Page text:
News Ian O'Doherty

Tuesday 16 September 2014

Russell Crowe – he's gonna need a bigger boat

Published 13/03/2014 | 02:30

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Holy row: Russell Crow and Jennifer Connelly star in 'Noah'

When was the last time you went to a movie and found yourself shocked and horrified?

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When was the last time you saw a film that left you so outraged that you had to step outside the cinema and take a deep breath to regain your equilibrium? Off the top of my head, I can't think of any movie of recent times that had that effect on me. But then I spend an inordinate amount of my time watching Japanese exploitation flicks. In fact, the only film I can think of that left me genuinely shocked, stunned and silent was the brilliant but criminally neglected The Grey Zone.

Tim Blake Nelson's 2001 account of an inmate uprising in Auschwitz is notable for many things – not least the sight of Love/Hate's Brían F O'Byrne playing a spectacularly nasty Nazi – but there was nothing in it that could be described as offensive.

Horrific, unflinching and profoundly distressing, The Grey Zone remains the most powerful and horrifyingly authentic portrayal of life and death in the gas chambers. But while it remains probably the most affecting movie I've ever seen (seriously, if you haven't seen it, rent it immediately), the only sensibilities it could upset would be someone's delicate stomach.

Similarly, I know one movie critic who went to a press screening of The Passion Of the Christ and he had to leave the cinema twice to have a sneaky fag – not because he was upset or distressed, as he stressed at the time. No, it was simply that watching a two-hour torture porn movie at 10 in the morning is hardly an ideal way to start the day.

Now it seems that the latest movie to take a story from the Bible and enrage sensitive souls is Noah, the Darren Aronofsky-helmed epic that stars Russell Crowe and Jennifer Connelly.

The Religious Right in America alongside political conservatives and Muslim groups across the Middle East have all come together to condemn its portrayal of the world's most famous ship builder.

So far, three Middle Eastern countries – Bahrain, Qatar and the UAE – have banned it outright, while Egypt, currently enjoying the fruits of that Arab Spring that so many useful idiots in the West thought was a good thing, is set to add Noah to its ever-growing list of films that will feel the slice of the censor's knife.

Still, given the fact that we have seen more than one home movie come out of that region where the slice of a knife comes from someone having their head slowly sawn off, that's probably not a big deal.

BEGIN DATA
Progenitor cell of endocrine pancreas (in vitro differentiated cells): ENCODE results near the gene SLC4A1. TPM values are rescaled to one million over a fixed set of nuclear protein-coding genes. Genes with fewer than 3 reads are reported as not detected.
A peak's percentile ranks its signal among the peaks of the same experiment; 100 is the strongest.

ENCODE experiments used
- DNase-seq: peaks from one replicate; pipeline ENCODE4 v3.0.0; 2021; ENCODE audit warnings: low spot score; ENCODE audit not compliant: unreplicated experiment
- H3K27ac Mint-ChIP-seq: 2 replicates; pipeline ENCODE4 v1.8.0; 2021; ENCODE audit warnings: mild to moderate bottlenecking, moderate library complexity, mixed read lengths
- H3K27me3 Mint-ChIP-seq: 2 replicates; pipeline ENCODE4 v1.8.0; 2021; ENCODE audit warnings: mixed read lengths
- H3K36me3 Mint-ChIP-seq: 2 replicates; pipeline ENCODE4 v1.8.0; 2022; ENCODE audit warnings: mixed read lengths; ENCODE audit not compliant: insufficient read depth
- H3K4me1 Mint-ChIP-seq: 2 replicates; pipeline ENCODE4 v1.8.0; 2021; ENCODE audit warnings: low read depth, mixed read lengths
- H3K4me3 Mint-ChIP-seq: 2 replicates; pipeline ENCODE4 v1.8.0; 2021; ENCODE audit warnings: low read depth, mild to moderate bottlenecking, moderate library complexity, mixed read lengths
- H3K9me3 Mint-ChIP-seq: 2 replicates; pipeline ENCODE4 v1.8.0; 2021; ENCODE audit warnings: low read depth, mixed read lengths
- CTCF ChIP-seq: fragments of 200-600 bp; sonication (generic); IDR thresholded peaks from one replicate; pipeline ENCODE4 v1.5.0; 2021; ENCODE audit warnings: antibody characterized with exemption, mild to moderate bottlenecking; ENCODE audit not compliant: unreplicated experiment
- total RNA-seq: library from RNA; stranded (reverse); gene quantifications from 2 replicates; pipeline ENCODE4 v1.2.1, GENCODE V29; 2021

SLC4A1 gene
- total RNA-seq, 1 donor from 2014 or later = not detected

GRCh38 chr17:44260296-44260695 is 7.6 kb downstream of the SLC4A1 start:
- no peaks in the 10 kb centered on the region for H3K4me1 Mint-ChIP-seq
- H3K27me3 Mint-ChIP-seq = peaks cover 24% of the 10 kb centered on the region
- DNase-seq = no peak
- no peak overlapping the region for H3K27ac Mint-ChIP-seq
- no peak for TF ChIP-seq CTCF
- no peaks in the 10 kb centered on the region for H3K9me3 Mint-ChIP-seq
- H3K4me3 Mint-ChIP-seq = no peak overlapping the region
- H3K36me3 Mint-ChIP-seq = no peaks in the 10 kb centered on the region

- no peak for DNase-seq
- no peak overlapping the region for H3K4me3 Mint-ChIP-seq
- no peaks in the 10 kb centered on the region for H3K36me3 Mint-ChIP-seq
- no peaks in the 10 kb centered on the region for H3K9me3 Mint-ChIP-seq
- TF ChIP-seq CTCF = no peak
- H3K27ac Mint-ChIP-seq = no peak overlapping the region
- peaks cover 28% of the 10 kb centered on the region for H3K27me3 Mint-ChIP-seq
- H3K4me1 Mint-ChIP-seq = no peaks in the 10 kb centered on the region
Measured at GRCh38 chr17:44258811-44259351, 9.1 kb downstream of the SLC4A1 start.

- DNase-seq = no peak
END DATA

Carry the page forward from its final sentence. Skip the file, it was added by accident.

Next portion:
But while it's easy to laugh at the God-fearing folk who seem to have missed the chapter in the Bible about tolerance and forgiveness – you know, the boring bits – the most fabulously daft objections come from those who are miffed that the movie talks about over-population and climate change.

Now, as annoying as the zealots who would have us believe that earthquakes and volcanoes are the result of climate change undoubtedly are, it would appear some Yanks are truly shocked that 'their' Noah would be used to spread a message they don't agree with.

They've even promised to place pickets outside every cinema in America, which will certainly increase interest, if nothing else.

In fairness to Aronofsky, when you consider the fact that Noah was forced to build a boat because it wouldn't stop raining, I imagine the weather was a rather large topic of conversation at the time.

But the whole controversy brings us back to one depressing thought about how conservative, timid and weak we have become as a society.

Let's put it this way, The Life Of Brian is probably the funniest movie of all time – does anybody think it would have been made today?

Still, given Crowe's famously healthy ego, he has probably convinced himself that he, and only he, could be the man to unite both Christians and Muslims in a common cause.

Well done, Russ – we'll get you a job at the UN yet.

THE STUDENTS ARE REVOLTING. AGAIN

As you know, NUI in Galway is holding its student elections at the moment – I know, I've hardly been able to sleep a wink, either – and some interesting characters have put their name forward.

One of them, Enoch Burke, is standing on an anti-gay platform, which is sure to go down well in liberal Galway. But I was particularly struck by one picture of him holding a placard quoting Leviticus as his justification for hating the gay lads (and lasses, one mustn't be sexist).

Now, if he wants to base his campaign on Leviticus, that's his right – but I'm sure one of the students will ask him if he also believes in the other fun stuff from that book – such as killing people for wearing clothes made from mixed fabrics, or shunning menstruating women. And I wonder does Mr Burke also share the Leviticus position on selling children into slavery?

I guess he's just a hardliner.

THE DEFINITION OF MASCULINE

Being far more important and special than you lot, I often get invitations and press releases that mere civilians can only dream of. Like the one that arrived yesterday promising a new product that "is masculine and understated".

And what is this masculine and understated product that just reeks of confident manliness?

Um, iPod sleeves.

I must confess I have never, ever, ever seen two blokes have a conversation about how masculine their iPod sleeves are.

Maybe I'm just hanging out with the wrong crowd.

Irish Independent

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